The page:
They say “buyers are liars” and it’s totally true for me and Trey. We told our real estate agent that we didn’t want to be north of Foster or west of Western. But we found this house in that exact location.  While it’s technically in Lincoln Square, it’s really a smaller corridor called Budlong Woods that was developed primarily in the early 1950s. Trey saw it first and loved it, and I actually let him make an offer before I toured it. It’s a midcentury ranch; we love Palm Springs and always dreamed of living in a midcentury-style house. I think we’re the closest to the city you can be and still have a house like this. We were really drawn to the diversity; it’s a working class neighborhood, and we liked that idea because we saw a lot of positive things about having our kids see that not everyone looks like them. I went to [the prestigious North Shore high school] New Trier, and that’s not real life. Here, we could have the house we always wanted, in a neighborhood that’s improving. And now that we’ve renovated, we’ve built a home we are truly happy in now, and that we’ll hopefully live in for a long time.

What’s the most challenging part of being a working mom?
Having energy for both. Because they’re young; maybe it will get easier as they get older. There are constant interruptions, and I certainly can’t get any work done. But I have help three days a week, so that’s when I schedule my shoots and editing time. Sometimes I can sneak some work in during naps too.

What’s the best thing about being a working mom?
I think it’s really important to have your own identity, to be someone outside of your kids. It benefits them to see me walk out the door and have my own agenda. My mom was a working artist—she had a studio in our attic—and that was my example; I learned a lot from that. The good news is, because my life is balanced, I love the moments out of the house as much as I love the moments in the house (mostly!)

Photographer Maria Ponce Berre’s custom Henry sectional sofa, pictured in her midcentury-style home in Lincoln Square.

Let’s talk fashion, since you’re always dressed impeccably.
I think my fashion sense is similar to my home design: minimal, less is more. I admire Helmut Lang as a designer, but I don’t spend a lot of money on clothes—I dont think that’s “fashion.” If I’m going to spend money on anything, it’s shoes and coats. In this city, you wear them all the time. You can throw a Burberry trench over whatever you’re wearing and look great. I get all my good shoes re-soled and I wear them for a long time. I barely wear jewelry; just my engagement ring—I like to keep it simple. My tattoos are my jewelry. This one [on her left arm, a Día de Muertos-style skull] is a momento from my wedding; my father designed it.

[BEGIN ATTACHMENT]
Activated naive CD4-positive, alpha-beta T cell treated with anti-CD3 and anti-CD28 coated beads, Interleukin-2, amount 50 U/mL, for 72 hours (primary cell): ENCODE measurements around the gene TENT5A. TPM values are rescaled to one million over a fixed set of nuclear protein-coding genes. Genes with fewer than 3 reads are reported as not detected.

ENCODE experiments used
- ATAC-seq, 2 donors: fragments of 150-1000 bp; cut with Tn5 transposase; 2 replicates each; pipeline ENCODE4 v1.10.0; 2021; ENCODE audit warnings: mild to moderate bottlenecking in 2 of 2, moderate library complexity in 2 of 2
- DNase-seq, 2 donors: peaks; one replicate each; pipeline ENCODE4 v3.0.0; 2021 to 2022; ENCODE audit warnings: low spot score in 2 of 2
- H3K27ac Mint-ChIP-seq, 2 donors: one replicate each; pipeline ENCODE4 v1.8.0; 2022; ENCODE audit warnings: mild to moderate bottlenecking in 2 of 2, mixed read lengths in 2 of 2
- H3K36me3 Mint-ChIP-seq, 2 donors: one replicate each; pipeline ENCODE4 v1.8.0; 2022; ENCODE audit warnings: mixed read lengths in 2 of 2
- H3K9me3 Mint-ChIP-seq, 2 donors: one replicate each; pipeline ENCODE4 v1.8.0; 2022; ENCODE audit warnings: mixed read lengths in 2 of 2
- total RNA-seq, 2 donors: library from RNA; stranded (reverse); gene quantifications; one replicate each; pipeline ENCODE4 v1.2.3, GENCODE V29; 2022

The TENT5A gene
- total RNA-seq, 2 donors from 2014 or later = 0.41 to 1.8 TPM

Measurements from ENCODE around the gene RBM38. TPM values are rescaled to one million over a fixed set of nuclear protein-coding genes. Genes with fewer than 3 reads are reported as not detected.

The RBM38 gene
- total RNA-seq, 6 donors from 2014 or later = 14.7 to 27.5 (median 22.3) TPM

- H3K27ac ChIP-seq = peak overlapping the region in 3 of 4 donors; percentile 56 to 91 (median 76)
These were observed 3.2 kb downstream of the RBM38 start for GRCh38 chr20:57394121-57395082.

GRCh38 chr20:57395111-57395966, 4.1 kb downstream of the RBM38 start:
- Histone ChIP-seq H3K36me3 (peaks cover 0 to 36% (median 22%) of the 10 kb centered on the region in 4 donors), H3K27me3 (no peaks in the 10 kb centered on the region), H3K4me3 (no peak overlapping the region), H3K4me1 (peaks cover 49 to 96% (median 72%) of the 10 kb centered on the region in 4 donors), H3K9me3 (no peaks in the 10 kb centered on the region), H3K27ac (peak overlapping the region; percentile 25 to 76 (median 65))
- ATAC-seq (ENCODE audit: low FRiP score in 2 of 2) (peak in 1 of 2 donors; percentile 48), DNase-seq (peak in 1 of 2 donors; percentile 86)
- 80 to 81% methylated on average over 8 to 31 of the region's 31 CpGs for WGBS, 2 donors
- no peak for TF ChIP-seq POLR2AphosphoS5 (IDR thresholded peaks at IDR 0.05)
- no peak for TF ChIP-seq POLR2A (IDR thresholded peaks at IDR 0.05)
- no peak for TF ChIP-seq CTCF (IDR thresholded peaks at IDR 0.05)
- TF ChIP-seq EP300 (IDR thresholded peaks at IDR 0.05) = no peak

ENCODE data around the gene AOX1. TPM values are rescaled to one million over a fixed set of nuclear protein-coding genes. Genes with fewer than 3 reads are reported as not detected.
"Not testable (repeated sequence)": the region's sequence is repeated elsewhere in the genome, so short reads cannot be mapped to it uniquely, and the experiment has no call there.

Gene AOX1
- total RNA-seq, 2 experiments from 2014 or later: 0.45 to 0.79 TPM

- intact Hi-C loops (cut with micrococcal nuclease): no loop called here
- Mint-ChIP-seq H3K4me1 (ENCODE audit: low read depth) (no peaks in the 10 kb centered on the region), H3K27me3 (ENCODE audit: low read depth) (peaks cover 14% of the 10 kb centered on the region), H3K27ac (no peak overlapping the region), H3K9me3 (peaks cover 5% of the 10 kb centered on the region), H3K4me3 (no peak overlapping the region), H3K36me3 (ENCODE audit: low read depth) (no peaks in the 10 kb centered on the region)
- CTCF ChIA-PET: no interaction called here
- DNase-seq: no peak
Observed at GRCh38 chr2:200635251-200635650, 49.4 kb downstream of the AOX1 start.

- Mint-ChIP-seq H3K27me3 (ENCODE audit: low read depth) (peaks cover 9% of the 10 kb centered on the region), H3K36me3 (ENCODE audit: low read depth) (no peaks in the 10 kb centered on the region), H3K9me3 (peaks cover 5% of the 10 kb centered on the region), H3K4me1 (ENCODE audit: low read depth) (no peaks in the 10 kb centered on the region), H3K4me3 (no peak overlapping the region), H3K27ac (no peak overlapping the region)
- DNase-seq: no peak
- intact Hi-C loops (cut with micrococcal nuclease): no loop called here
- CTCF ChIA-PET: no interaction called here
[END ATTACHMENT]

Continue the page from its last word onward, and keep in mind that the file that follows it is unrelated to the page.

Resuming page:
Last but not least, how did you decide on the custom Henry sectional sofa?
Well, of course I fell in love with a super expensive sofa from B&B Italia at Design Within Reach—it was around $13,000. I wanted something similar, but less expensive, so we customized the Henry sofa at a fraction of the price (shown above). The entire family is always in or around the sofa, and it’s held up super well.

SOFA SIGHTING: Ma’am Collective’s Eclectic Apartment

Marcie Blanco of Ma’am Collective

When decorating a model unit for a developer client, interior designer Marcie Blanco thinks about something you might not expect: vanilla ice cream. “Renters look at so many places when they’re apartment-hunting. Everything can start to blend together,” she explains. “My goal is to design a space that is universally appealing, but doesn’t feel like just another bowl of vanilla ice cream.”

Marcie, who formed
Ma’am Design Collective with partner Amanda Mason in 2014, got her start working with developers on large real estate complexes, so she’s an expert on the topic. Her recent work on the model unit at Centrum in Wicker Park is proof: the space is simultaneously approachable and memorable.

To achieve this, Marcie introduced a lot of contrast into the living room. She chose the 
Interior Define Maxwell sofa in a creamy, neutral shade called Linen, and juxtaposed it against black leather poufs from Wayfair and an ebony coffee table by Industry West. Marcie also contrasted textures, pairing the smooth leather poufs with a patterned, medium-pile rug and three-dimensional plant artwork. The result is a modern yet inviting space that feels right at home amongst surrounding Wicker Park’s stylish shops and restaurants.